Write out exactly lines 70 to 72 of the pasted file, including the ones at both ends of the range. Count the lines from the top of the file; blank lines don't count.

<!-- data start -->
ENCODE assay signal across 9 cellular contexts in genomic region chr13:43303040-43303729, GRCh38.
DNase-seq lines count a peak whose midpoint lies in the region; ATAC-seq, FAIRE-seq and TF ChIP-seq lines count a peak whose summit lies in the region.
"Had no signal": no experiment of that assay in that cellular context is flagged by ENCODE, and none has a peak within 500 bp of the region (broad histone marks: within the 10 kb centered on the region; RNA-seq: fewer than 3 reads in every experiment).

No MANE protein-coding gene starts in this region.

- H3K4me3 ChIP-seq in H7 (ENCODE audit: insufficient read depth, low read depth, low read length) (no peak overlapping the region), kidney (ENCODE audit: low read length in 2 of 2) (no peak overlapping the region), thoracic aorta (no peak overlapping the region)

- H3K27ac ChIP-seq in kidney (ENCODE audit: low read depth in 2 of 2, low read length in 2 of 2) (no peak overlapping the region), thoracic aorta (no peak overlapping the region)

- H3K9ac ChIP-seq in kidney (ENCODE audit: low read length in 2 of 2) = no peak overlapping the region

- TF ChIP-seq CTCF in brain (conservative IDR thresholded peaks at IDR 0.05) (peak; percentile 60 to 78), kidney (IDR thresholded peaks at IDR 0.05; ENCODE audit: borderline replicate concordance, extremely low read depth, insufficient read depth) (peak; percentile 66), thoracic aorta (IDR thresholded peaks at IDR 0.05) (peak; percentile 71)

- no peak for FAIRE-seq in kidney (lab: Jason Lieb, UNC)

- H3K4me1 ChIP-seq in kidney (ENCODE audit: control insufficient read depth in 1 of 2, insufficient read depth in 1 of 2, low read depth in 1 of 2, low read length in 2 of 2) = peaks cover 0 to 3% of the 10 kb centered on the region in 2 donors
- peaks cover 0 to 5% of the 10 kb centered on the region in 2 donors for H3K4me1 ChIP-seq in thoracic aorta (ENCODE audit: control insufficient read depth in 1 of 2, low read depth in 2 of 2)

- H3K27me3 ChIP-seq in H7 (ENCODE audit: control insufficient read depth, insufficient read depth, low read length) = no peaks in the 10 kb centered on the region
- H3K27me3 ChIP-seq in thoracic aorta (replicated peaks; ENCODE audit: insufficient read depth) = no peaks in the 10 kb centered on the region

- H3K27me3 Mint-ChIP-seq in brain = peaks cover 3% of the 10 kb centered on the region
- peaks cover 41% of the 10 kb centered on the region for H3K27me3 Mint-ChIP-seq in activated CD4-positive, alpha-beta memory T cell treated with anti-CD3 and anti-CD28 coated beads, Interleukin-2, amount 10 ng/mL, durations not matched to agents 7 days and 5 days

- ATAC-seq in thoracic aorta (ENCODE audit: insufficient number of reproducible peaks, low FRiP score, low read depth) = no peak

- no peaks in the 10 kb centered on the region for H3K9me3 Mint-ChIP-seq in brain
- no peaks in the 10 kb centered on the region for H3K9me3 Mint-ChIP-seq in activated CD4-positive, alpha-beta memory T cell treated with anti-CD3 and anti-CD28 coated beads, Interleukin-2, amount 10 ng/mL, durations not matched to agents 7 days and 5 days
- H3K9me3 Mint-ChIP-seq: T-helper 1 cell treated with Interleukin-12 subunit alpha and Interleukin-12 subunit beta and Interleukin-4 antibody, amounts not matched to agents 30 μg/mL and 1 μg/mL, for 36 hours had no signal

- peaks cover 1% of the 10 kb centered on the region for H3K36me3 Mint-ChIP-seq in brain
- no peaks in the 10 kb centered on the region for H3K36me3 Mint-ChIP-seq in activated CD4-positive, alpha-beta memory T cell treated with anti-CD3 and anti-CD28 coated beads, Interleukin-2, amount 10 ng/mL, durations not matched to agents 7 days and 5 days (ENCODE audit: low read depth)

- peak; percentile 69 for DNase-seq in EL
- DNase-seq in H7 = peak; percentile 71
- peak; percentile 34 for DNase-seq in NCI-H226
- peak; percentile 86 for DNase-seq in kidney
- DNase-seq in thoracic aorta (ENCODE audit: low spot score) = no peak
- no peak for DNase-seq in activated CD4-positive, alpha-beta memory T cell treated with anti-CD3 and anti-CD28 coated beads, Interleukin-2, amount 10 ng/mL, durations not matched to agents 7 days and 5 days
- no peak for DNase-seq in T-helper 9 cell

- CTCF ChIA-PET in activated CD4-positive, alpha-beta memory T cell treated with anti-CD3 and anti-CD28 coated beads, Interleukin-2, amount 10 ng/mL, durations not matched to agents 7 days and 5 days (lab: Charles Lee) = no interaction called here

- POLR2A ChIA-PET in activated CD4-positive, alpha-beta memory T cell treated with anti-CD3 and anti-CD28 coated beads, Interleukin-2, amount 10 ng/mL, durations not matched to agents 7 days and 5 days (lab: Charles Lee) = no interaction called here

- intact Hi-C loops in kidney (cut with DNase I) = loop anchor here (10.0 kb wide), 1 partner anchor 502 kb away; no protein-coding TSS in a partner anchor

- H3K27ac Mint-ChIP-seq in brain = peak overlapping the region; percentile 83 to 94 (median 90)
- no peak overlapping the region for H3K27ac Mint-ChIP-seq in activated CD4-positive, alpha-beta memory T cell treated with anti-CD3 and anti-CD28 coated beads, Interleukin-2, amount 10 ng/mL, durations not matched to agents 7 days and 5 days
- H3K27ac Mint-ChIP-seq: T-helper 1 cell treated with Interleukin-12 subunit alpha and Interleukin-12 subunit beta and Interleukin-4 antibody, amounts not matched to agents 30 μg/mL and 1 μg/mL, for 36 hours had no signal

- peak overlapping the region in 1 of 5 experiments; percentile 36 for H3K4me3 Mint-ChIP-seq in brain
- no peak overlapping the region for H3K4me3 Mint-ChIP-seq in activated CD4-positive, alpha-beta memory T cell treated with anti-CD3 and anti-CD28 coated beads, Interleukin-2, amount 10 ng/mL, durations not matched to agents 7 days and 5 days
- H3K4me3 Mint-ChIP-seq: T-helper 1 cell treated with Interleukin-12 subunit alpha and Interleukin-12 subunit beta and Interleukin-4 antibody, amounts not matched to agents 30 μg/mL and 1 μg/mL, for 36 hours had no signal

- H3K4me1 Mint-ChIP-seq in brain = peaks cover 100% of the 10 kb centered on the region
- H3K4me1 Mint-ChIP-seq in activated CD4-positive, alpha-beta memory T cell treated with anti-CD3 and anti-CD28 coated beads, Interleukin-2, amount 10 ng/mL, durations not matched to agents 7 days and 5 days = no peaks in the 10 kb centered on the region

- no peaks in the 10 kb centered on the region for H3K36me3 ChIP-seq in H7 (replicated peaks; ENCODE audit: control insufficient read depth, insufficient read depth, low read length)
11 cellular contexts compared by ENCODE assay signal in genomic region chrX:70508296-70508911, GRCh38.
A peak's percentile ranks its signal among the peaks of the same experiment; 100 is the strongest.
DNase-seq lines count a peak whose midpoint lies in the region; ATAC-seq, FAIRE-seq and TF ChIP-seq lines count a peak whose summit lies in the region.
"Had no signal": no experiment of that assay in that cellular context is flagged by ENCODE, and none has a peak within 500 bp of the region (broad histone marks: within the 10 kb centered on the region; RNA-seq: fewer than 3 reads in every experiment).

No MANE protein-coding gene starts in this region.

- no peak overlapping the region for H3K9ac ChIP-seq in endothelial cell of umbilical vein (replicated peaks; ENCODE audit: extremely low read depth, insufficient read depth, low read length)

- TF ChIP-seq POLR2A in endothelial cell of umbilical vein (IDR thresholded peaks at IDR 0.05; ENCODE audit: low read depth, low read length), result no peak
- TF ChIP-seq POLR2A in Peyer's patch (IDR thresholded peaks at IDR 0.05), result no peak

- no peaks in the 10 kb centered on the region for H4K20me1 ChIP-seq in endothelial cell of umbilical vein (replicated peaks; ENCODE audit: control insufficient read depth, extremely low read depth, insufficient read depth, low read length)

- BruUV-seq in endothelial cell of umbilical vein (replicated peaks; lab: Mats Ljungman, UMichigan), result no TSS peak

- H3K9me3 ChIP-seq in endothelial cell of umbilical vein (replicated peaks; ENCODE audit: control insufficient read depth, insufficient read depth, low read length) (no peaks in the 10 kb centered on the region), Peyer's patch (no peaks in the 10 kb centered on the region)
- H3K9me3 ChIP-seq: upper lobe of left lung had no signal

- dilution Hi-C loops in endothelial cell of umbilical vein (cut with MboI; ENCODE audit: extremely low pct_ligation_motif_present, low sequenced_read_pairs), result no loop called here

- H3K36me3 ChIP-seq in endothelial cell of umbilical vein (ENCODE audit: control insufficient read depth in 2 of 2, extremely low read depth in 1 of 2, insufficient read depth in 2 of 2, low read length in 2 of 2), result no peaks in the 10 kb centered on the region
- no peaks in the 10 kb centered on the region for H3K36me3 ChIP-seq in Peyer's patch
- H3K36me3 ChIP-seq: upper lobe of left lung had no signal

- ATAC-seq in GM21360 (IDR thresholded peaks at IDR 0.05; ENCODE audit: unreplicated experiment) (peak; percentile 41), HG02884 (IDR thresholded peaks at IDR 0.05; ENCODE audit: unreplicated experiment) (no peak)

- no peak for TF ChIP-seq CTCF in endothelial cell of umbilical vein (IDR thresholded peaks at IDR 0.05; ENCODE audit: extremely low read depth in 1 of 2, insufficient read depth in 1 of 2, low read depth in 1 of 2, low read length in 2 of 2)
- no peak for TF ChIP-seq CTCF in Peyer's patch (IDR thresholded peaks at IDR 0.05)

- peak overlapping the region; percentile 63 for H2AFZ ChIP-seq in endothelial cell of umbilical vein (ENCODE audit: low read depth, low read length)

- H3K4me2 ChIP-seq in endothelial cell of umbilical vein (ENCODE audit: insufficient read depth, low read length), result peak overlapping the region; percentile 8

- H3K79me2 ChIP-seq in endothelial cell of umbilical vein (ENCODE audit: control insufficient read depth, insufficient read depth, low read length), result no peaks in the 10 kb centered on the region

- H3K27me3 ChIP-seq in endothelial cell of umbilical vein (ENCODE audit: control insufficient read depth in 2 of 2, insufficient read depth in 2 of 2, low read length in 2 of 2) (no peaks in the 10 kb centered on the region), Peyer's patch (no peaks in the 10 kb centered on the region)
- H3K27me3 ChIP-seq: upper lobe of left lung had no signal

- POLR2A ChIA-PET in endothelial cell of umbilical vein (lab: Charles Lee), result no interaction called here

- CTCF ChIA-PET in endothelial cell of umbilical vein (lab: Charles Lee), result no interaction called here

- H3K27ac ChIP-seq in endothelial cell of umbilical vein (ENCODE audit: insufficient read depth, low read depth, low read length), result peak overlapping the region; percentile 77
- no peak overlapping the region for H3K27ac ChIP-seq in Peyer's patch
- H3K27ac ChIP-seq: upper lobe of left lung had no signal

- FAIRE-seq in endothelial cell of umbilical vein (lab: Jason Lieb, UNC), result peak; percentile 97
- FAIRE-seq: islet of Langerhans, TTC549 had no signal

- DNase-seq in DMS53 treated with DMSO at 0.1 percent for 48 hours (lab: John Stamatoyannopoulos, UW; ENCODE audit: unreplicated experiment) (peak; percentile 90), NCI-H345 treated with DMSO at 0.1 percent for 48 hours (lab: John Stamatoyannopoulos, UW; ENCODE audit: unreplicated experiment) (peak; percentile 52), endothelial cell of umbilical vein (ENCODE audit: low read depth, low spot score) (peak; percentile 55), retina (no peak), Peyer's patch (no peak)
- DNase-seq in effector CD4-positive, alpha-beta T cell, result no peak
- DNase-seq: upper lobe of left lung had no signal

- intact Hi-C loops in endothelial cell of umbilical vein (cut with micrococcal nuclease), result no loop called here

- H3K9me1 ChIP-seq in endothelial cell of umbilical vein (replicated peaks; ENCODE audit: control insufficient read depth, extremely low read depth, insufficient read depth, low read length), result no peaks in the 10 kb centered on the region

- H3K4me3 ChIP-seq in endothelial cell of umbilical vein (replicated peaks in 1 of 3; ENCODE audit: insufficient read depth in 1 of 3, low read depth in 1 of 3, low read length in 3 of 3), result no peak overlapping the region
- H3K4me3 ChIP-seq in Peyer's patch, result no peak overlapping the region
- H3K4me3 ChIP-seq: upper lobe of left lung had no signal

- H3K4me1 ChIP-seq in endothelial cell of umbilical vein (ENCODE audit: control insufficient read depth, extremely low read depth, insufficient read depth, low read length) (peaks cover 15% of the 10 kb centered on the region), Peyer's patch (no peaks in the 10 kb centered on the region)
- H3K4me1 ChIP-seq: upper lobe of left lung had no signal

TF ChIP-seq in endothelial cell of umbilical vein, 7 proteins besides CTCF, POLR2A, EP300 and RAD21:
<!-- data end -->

- FAIRE-seq in endothelial cell of umbilical vein (lab: Jason Lieb, UNC), result peak; percentile 97
- FAIRE-seq: islet of Langerhans, TTC549 had no signal

- DNase-seq in DMS53 treated with DMSO at 0.1 percent for 48 hours (lab: John Stamatoyannopoulos, UW; ENCODE audit: unreplicated experiment) (peak; percentile 90), NCI-H345 treated with DMSO at 0.1 percent for 48 hours (lab: John Stamatoyannopoulos, UW; ENCODE audit: unreplicated experiment) (peak; percentile 52), endothelial cell of umbilical vein (ENCODE audit: low read depth, low spot score) (peak; percentile 55), retina (no peak), Peyer's patch (no peak)